Not that I can find.
I contacted all three papers — the LA Times, the Washington Post, and the New York Times — asking for comment, or for a pointer to the stories I had missed. Only one of the three replied, and they wouldn’t speak for attribution or on the record.
It’s truly a puzzle. This is a story that affects the future of human civilization, if some of the believers are right. It ties financially to people right up to the top of American politics, as well as major industries throughout the U.S. and the world. What’s more, the story would seem to be all wrapped up, ready for aggressive investigative reporters with the resources of the Times to expose. Some of the perpetrators have even begun to confess. Why wouldn’t the Times cover it at all?
Are there any mentions of Professor Phil Jones’ admission in a BBC interview that he isn’t good at keeping records, that his notes were so disorganized that he couldn’t comply with the Freedom of information requests, that there had indeed been no statistically significant warming since 1995 and that there was still significant uncertainty about the Medieval Warm Period, and even about climate science in general?
Thanks to Gerard Vanderleun of the American Digest blog — and his link to Tom Nelson, one of my new favorite climate aggregators — we might have an answer. Nelson ran into this audio recording (warning: 105MB mp3 file) of the first Shorenstein Center/Belfer Center seminar on news coverage of climate change. One of the speakers was Andrew Revkin of the New York Times. Here’s part of what Revkin had to say, transcribed by Tom Nelson:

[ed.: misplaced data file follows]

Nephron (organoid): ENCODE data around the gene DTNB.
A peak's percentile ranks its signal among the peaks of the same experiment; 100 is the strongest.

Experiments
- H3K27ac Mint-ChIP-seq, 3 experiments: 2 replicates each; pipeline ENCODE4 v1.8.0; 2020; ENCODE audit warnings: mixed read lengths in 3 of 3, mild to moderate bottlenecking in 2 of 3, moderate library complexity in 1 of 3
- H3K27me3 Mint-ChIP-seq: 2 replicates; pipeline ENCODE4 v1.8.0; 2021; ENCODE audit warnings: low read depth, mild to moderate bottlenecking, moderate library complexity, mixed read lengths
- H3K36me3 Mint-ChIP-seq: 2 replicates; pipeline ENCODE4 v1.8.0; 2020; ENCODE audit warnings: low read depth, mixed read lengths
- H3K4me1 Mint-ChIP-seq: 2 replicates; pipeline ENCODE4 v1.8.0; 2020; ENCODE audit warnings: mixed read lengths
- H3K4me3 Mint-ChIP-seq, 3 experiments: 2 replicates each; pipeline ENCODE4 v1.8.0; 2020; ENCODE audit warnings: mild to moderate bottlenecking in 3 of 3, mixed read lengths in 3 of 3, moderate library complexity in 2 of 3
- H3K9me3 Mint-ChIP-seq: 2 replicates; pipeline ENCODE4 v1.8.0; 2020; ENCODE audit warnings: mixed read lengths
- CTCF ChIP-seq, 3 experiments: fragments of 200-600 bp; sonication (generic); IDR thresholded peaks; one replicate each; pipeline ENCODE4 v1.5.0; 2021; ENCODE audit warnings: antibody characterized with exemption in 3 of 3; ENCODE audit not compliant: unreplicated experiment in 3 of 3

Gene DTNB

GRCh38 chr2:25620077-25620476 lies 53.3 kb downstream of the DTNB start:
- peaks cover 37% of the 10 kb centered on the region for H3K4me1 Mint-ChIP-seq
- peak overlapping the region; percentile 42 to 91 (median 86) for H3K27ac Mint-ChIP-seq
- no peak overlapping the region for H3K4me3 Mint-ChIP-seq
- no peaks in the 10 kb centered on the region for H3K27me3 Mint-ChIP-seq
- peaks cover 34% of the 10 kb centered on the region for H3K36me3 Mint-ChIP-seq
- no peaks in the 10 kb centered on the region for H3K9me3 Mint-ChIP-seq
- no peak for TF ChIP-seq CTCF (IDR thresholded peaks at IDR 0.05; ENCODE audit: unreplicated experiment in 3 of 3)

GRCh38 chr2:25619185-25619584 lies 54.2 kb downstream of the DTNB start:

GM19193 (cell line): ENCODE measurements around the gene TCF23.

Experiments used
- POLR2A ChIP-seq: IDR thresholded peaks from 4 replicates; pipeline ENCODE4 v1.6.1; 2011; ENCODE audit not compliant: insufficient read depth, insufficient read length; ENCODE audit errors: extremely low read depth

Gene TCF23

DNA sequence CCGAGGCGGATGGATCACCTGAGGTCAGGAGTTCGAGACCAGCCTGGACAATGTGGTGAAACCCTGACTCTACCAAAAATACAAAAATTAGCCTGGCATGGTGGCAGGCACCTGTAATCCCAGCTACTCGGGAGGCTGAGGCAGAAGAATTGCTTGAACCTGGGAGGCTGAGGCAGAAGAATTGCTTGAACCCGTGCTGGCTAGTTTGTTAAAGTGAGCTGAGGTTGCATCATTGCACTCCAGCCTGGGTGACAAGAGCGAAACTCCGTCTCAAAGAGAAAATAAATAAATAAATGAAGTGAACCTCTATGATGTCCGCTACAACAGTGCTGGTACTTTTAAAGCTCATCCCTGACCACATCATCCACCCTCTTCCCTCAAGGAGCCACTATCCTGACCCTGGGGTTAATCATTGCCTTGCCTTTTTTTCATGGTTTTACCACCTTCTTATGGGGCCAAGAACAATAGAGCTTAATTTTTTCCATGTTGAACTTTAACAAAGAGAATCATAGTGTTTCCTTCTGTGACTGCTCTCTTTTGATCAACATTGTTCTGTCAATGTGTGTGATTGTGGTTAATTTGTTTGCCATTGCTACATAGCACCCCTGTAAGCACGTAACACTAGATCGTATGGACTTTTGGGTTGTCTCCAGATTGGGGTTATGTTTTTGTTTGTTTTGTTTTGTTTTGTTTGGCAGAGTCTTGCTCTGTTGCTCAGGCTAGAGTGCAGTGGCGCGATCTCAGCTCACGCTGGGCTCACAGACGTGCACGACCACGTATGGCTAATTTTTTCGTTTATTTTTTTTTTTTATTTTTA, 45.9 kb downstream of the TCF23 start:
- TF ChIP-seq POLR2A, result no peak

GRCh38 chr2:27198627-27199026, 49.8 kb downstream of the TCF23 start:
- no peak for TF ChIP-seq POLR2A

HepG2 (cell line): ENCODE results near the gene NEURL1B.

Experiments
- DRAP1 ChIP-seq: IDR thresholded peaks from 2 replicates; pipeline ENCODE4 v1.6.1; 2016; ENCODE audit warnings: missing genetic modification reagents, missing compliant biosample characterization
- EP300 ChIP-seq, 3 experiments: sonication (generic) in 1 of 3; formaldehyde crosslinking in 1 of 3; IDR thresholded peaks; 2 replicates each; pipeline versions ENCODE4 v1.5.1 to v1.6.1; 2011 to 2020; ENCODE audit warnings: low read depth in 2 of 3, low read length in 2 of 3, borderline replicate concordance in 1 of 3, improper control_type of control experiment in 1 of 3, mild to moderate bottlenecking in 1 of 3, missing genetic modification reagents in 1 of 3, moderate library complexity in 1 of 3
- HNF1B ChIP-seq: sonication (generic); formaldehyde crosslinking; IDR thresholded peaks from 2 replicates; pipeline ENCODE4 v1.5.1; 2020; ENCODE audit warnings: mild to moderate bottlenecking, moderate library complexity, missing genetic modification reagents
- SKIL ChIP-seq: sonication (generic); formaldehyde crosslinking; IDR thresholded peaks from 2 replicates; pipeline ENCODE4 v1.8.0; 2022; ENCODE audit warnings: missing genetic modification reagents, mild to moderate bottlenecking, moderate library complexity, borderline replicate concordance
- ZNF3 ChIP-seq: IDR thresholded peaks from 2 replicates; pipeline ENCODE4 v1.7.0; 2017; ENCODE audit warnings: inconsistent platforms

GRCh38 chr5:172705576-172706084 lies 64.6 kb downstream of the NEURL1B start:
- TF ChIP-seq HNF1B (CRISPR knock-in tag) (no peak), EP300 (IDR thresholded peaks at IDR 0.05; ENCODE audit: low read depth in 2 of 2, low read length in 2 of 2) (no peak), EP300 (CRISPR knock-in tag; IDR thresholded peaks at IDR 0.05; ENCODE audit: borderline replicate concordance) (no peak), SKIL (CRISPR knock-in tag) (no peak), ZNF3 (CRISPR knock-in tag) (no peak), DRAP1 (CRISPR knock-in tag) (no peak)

One thing that’s interesting to note … in this administration shift is that all the coverage that I did of all those obfuscations, editing, censorship and stuff that the Bush administration got involved in was a no-brainer getting that on the front page of the New York Times … Now, theoretically, should I be just as aggressively writing about these revelations? [nervous laugh]. There’s total … complete differences between what was going on then and some of the things you’ve heard about recently in terms of the scientific integrity of the IPCC … The bottom line is, there was a predisposition at my newspaper to say hey, that’s a great get; there’s a major front page story … when Phil Cooney … editing climate reports and all that stuff … it fit a very comfortable theme that all environmental stories for the longest period of time had, which is there’s bad guys and good guys. Shame on you, shame on you.
Could it possibly be that the Times would sit on a story of this magnitude simply because it doesn’t say “shame on you” to the right people?